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NKorea's Kim, heir apparent son at lavish parade

October 10, 2010

Clapping, waving and even cracking a smile, Kim Jong Il's son and heir apparent joined his father Sunday at a massive military parade in his most public appearance since being unveiled as North Korea's next leader.

Kim Jong Un, dressed in a dark blue civilian suit, sat next to his father on an observatory platform at Kim Il Sung Plaza as tanks carrying rocket-propelled grenades and long-range missiles rolled by as part of celebrations marking the 65th anniversary of the reclusive state's ruling Workers' Party.

It was a momentous public debut for Kim Jong Un less than two weeks after he was made a four-star general in the first in a series of appointments that set him firmly on the path to succession, which would carry the Kim dynasty over the communist country into a third generation.

Just days earlier, the world got a first glimpse of the son from photos published in the Rodong Sinmun newspaper. However, Sunday's appearance was carried live by state TV, beaming him into North Korean households and giving the people their first good look at the future leader.

Seeing the two Kims side by side above a huge portrait of North Korea founder Kim Il Sung, and later waving to the crowd, drew raucous cheers and some tears from North Koreans attending the parade in the heart of Pyongyang.

"Kim Jong Il! Protect him to the death!" "Kim Jong Il, let's unite to support him!" they chanted as the 68-year-old leader walked the length of the platform, appearing to limp slightly and gripping onto the banister.

The parade was said to be the nation's largest ever, an impressive display of unity and military might for a country known for its elaborately staged performances that suggested bigger celebrations than just the Workers' Party anniversary.

Thousands of troops from every branch of North Korea's 1.2-million-strong military, as well as from naval officers' academies and military nursing schools, goose-stepped around the plaza decorated with banners and flags to the accompaniment of a military brass band and ordinary citizens waving plastic bouquets.

Tanks and trucks loaded with katyusha rocket launchers and grenades rolled past. They were dwarfed by the series of missiles that paraded by, each larger than the last and emblazoned with a Korean People's Army slogan: "Defeat the U.S. military. U.S. soldiers are the Korean People's Army's enemy."

"If the U.S. imperialists and their followers infringe on our sovereignty and dignity even slightly, we will blow up the stronghold of their aggression with a merciless and righteous retaliatory strike by mobilizing all physical means, including self-defensive nuclear deterrent force, and achieve the historic task of unification," Ri Yong Ho, chief of the General Staff of the North Korean army, said at the event.

However, the parade was probably less about threatening the U.S. than about introducing the heir to the North Korean people and building up his image as the next leader, according to Baek Seung-joo, a North Korea analyst at South Korea's Korea Institute for Defense Analyses.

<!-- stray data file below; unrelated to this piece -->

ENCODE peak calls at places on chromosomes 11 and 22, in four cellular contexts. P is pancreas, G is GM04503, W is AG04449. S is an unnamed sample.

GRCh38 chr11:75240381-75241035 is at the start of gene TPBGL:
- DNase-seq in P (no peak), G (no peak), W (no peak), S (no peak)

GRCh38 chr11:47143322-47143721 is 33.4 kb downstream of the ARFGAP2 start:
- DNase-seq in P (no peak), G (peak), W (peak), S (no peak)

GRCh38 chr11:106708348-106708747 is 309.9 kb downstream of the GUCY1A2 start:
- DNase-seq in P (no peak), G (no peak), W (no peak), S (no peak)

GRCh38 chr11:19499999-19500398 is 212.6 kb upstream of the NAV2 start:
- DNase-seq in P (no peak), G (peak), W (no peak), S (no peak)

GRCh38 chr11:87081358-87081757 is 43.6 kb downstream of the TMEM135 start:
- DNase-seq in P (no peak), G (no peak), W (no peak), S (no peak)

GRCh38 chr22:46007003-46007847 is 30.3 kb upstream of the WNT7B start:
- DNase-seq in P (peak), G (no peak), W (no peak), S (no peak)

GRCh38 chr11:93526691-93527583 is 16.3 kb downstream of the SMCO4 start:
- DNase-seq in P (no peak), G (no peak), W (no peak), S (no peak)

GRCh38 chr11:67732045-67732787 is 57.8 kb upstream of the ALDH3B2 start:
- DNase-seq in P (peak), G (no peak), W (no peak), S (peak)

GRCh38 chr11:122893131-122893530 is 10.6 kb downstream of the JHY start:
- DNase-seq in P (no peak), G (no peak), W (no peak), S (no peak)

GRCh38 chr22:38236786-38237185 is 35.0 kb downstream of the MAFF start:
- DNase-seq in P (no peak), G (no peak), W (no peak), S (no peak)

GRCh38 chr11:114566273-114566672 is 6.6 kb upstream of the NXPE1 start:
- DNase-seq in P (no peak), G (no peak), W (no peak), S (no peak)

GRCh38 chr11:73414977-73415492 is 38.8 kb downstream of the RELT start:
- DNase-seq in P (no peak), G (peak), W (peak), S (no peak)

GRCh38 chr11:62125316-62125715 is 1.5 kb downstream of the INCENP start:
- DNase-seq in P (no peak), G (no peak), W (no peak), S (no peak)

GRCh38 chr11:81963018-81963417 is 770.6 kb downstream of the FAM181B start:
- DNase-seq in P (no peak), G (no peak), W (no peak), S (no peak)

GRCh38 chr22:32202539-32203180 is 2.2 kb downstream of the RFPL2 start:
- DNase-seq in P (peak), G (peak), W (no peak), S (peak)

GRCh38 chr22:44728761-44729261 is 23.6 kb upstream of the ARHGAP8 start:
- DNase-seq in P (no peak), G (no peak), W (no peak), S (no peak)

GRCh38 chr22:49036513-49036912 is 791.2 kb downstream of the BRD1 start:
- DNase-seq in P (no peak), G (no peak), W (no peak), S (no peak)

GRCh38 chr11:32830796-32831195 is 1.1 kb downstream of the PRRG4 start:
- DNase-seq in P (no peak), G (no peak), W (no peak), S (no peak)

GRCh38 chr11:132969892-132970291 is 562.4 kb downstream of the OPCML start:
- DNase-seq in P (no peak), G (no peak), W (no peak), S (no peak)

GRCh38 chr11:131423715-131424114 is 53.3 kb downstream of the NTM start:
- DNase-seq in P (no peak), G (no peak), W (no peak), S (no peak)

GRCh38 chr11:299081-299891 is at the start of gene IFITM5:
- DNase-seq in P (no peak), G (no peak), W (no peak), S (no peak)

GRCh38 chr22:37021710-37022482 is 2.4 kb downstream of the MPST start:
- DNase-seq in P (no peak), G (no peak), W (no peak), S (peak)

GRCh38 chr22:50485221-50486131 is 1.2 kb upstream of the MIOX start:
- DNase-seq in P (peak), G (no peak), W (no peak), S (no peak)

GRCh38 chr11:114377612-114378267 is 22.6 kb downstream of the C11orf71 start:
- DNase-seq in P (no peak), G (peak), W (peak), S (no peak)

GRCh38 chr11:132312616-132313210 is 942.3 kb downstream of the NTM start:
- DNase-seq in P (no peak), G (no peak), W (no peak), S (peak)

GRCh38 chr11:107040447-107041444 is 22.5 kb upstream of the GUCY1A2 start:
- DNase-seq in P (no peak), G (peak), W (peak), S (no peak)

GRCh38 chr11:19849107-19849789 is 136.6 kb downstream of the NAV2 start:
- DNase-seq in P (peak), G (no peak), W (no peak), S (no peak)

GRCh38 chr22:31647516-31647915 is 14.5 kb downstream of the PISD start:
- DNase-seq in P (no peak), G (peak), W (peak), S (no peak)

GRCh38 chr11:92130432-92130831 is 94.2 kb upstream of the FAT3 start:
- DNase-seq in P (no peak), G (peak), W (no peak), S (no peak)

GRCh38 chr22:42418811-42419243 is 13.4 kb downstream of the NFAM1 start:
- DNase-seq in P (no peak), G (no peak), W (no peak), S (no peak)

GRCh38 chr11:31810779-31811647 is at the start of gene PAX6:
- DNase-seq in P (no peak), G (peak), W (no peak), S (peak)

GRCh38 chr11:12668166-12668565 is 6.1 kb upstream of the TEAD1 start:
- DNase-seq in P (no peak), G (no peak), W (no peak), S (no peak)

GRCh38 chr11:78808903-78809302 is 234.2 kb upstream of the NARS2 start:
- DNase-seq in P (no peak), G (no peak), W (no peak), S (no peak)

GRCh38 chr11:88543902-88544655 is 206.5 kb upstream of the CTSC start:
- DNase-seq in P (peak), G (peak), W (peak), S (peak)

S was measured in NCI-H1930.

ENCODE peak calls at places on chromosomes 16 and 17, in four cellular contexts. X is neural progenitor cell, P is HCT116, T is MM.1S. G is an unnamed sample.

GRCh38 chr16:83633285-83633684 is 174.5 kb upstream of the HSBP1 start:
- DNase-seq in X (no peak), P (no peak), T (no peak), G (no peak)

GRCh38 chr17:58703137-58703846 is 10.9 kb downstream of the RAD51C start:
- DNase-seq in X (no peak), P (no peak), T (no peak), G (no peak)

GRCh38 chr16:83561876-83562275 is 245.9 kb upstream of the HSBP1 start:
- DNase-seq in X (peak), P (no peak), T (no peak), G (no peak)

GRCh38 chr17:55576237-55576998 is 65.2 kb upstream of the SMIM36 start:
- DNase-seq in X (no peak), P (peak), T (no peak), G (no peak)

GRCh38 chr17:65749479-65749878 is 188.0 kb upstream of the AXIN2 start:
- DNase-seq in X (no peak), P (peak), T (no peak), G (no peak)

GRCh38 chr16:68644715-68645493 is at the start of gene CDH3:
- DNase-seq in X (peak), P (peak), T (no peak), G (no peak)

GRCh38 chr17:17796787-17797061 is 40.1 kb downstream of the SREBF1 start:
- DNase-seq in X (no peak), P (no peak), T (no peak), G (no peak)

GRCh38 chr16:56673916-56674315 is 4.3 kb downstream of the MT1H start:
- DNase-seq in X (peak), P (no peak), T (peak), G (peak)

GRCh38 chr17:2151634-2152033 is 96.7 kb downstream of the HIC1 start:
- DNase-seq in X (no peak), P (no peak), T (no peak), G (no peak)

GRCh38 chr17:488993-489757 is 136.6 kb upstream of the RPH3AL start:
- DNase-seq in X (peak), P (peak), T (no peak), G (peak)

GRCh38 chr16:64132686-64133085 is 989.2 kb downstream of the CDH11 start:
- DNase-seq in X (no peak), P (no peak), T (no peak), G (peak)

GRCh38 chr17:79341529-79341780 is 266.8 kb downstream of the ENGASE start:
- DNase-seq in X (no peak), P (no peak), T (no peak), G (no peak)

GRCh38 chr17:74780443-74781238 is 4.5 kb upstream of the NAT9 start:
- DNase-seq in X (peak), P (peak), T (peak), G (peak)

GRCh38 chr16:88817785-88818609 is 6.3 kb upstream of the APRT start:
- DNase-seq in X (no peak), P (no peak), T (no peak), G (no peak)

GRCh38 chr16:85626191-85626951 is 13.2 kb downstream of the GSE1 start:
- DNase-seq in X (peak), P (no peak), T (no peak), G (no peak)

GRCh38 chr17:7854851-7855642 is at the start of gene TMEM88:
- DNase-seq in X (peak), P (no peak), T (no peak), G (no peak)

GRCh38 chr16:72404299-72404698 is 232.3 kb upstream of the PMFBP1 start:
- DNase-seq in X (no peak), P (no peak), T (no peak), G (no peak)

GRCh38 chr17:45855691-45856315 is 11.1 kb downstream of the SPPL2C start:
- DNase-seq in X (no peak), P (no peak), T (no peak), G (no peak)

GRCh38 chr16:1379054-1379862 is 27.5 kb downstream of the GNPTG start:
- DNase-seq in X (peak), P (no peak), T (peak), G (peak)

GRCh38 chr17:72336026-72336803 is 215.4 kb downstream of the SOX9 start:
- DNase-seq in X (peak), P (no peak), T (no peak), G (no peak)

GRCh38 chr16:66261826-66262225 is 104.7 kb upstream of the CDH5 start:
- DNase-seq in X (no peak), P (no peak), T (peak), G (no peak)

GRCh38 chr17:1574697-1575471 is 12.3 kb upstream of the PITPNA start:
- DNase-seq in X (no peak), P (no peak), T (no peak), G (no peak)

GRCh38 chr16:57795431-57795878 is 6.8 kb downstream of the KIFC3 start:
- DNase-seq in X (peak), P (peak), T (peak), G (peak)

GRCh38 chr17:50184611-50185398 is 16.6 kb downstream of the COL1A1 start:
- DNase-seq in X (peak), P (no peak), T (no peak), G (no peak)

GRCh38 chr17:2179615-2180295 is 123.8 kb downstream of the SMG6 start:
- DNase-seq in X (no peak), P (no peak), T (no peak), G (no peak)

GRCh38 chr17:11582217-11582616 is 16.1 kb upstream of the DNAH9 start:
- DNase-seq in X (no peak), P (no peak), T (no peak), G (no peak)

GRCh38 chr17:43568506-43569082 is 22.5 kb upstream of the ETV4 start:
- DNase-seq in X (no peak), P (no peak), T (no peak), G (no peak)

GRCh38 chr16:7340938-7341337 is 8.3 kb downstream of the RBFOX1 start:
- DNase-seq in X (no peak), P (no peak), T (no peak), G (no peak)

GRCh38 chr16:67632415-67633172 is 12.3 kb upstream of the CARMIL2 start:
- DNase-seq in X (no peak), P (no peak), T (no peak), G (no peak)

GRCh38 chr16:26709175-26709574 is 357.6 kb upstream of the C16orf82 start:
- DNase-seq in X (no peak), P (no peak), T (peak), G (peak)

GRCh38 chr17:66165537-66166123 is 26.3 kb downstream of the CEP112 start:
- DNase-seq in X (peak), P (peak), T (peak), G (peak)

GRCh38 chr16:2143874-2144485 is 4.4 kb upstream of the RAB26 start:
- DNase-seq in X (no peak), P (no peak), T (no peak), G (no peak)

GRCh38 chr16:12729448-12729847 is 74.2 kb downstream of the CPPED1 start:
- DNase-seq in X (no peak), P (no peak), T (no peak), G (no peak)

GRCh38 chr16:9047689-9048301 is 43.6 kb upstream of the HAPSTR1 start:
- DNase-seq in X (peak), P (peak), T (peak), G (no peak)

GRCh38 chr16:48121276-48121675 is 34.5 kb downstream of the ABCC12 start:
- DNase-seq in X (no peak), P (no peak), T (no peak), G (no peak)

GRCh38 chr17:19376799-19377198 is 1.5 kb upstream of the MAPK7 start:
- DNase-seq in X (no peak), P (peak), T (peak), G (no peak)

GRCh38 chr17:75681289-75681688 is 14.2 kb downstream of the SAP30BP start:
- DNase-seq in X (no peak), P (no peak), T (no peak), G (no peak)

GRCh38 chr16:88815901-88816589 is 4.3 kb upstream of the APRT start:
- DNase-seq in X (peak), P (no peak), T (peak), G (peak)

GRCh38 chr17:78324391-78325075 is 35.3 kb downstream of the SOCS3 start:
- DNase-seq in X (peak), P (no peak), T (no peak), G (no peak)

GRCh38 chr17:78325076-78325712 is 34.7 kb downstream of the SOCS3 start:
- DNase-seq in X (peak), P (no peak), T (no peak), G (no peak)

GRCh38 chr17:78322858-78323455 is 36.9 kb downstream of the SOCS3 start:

"The parade is not aimed at showing off North Korea's military might," he said.

One thing was clear: The regime wanted the world to see the man dubbed the "Young General," and was willing to invite in international journalists to capture the moment after more than two years of virtually closing its borders to foreign media.

A select group of media outlets was allowed into the country to cover the festivities, and were given front-row seats at the two events where the Kims appeared: a performance of the Arirang mass games spectacle Saturday and the military parade.

Sunday's appearance was a heady debut for the mysterious young man who until two weeks ago was a virtual unknown outside North Korea's inner circle of military and political elite.

The question of who will take over leadership of the nuclear-armed nation of 24 million has been a pressing one since Kim Jong Il reportedly suffered a stroke in 2008.

The leader's Swiss-educated youngest son had emerged in recent months as the rumored front-runner to inherit the mantle of leadership, despite his youth and inexperience. There were reports that children were singing odes to "the Young Commander" and that his January birthday had been made a national holiday like those of his father and grandfather.

He won his first military post with the promotion to general late last month, and was appointed during the nation's biggest political convention in 30 years to the Workers' Party's central military commission, as well as the party's Central Committee — strong signs he was being groomed to eventually succeed his father.

Kim Jong Il himself became leader when Kim Il Sung died in 1994 in what was the communist world's first hereditary transfer of power.

Kim Il Sung was a former guerrilla who fought against Japan's colonization of Korea and built a cult of personality around himself and his son after founding the Democratic People's Republic of Korea in 1948.

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